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A paper was recently published (arXiv pre-publication link; I've only read a more popular description of the content because of my lack of domain knowledge) describing how "dressing" a qubit in a microwave field consistently resulted in a roughly tenfold increase in the longevity of a usable signal-to-noise ratio of the qubit.

I'm not an expert in the field, but my takeaway is that by keeping a qubit suspended in an oscillating electromagnetic field, less noise could affect the qubit, preserving its signal for much longer without corruption.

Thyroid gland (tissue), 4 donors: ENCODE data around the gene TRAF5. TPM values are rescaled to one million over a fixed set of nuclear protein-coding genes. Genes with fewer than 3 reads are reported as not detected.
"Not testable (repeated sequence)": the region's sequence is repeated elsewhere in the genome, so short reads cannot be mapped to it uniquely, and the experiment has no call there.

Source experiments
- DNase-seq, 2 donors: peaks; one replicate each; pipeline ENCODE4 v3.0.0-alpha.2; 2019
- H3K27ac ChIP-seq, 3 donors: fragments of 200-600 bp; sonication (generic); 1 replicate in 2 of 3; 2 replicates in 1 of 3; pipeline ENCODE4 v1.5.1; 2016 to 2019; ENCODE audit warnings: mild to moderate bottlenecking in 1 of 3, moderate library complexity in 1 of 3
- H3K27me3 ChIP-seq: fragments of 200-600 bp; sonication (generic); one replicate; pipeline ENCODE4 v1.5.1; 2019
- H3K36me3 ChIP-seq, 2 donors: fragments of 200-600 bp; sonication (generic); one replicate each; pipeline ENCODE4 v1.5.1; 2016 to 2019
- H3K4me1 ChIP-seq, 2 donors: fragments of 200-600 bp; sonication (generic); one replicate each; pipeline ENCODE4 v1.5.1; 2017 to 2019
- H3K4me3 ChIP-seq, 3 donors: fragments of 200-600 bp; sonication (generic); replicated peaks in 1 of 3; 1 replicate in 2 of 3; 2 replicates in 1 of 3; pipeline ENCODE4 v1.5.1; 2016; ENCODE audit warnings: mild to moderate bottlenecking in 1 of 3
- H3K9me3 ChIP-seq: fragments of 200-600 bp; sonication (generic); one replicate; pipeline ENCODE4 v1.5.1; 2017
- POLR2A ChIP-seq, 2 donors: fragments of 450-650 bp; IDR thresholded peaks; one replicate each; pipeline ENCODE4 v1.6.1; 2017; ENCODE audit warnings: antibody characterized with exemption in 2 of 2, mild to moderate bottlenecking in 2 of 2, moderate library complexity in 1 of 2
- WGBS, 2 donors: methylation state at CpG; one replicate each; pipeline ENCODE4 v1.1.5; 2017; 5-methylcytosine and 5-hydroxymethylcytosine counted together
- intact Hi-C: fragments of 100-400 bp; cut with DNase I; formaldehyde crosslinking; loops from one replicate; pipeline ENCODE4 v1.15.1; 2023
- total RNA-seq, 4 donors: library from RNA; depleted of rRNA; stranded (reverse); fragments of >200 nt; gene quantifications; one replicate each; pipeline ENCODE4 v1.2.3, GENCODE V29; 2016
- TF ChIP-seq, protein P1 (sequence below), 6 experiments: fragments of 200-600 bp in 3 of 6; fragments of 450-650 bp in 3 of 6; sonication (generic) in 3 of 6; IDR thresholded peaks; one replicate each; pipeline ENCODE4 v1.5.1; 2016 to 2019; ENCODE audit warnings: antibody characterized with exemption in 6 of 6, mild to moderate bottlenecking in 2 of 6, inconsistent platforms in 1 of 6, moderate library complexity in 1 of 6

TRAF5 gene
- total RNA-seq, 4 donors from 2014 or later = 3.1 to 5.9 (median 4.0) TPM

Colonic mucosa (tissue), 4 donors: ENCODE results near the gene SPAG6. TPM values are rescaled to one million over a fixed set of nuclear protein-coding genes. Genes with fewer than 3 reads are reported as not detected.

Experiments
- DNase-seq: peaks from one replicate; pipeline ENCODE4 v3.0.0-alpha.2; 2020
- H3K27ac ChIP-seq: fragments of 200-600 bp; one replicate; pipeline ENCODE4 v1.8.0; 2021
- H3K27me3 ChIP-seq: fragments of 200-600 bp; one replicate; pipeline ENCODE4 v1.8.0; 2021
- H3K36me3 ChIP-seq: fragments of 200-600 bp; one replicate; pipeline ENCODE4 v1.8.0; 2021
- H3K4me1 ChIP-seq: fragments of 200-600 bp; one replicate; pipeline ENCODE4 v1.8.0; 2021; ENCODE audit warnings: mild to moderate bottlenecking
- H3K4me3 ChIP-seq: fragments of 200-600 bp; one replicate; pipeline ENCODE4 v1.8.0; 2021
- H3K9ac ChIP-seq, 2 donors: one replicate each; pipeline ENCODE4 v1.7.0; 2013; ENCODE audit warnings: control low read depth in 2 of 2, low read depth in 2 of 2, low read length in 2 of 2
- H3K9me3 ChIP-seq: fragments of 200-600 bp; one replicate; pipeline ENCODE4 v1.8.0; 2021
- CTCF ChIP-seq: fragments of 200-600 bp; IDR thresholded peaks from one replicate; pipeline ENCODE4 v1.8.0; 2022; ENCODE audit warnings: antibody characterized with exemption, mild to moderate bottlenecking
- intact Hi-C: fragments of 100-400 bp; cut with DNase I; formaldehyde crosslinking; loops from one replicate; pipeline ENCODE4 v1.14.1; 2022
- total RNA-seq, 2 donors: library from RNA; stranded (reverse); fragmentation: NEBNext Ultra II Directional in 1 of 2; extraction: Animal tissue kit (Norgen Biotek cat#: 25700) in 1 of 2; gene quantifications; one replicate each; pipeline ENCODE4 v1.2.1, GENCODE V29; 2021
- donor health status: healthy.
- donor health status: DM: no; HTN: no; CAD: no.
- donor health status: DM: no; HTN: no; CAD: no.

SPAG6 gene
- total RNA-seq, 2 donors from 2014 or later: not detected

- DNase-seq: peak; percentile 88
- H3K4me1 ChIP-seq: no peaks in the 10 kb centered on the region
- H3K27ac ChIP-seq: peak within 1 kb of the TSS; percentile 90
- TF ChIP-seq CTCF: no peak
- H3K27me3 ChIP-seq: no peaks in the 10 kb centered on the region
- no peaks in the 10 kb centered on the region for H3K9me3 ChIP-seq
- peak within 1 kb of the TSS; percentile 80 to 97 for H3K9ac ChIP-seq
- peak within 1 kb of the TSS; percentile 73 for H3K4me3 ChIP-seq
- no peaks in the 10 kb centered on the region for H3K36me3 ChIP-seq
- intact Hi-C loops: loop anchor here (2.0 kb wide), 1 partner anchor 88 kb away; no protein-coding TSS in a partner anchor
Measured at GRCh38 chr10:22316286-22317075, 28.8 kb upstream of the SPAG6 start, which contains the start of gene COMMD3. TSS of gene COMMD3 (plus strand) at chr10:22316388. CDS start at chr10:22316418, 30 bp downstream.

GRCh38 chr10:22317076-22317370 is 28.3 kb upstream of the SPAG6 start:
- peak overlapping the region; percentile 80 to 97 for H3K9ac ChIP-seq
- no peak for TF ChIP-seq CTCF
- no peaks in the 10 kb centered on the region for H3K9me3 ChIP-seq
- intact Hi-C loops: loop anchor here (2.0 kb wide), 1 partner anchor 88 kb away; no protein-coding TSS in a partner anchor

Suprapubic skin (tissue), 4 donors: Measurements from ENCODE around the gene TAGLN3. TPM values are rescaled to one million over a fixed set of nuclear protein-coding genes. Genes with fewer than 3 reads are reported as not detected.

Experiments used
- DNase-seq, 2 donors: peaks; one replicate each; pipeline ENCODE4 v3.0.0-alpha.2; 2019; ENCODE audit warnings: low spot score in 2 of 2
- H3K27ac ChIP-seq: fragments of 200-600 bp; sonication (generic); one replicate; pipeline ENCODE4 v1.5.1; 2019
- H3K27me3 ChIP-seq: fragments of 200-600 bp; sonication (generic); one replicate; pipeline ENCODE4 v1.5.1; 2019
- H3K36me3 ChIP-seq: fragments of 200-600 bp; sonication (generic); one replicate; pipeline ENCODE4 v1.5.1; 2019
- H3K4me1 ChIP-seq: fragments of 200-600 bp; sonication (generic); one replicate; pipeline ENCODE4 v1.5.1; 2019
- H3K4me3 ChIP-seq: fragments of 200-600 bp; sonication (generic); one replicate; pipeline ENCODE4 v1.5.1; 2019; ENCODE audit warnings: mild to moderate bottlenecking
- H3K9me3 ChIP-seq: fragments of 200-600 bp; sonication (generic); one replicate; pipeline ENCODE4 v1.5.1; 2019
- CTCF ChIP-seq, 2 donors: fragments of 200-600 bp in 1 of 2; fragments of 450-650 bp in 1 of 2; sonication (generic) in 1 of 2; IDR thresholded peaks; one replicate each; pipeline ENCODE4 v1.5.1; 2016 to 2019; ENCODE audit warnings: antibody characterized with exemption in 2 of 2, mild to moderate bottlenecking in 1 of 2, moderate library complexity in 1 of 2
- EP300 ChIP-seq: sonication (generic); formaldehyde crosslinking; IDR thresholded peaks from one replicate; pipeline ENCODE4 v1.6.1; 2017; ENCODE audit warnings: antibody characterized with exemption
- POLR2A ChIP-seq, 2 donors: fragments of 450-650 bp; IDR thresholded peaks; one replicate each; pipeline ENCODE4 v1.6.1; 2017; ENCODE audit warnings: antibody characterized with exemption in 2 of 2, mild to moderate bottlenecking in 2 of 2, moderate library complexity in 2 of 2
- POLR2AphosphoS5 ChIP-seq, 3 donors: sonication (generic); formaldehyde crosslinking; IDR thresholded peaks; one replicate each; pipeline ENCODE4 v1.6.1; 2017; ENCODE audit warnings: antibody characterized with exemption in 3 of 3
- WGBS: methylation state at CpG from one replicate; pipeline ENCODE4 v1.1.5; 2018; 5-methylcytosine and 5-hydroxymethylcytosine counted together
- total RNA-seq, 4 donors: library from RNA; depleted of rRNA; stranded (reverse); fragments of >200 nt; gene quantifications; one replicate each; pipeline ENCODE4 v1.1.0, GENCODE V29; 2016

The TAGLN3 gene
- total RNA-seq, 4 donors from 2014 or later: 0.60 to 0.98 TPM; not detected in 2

Considering the results were so beneficial, is there any way to use multiple electromagnetic fields to "stack" this effect, increasing usable signal-to-noise lifetime?

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Yes, it can. In particular, dressing an already dressed qubit can protect from the decoherence introduced by fluctuations of the microwave field used for the (first) dressing.

This is, eg, described here: http://dx.doi.org/10.1088/1367-2630/14/11/113023

The principal idea of CCD is to provide a concatenated set of continuous driving fields with decreasing intensities (and thus smaller absolute value of fluctuation) such that each new driving field protects against the fluctuations of the driving field at the preceding level.

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  • $\begingroup$ Thanks for the answer, and thanks for providing a reliable and open source! $\endgroup$
    – Jules
    Nov 29 '16 at 15:39

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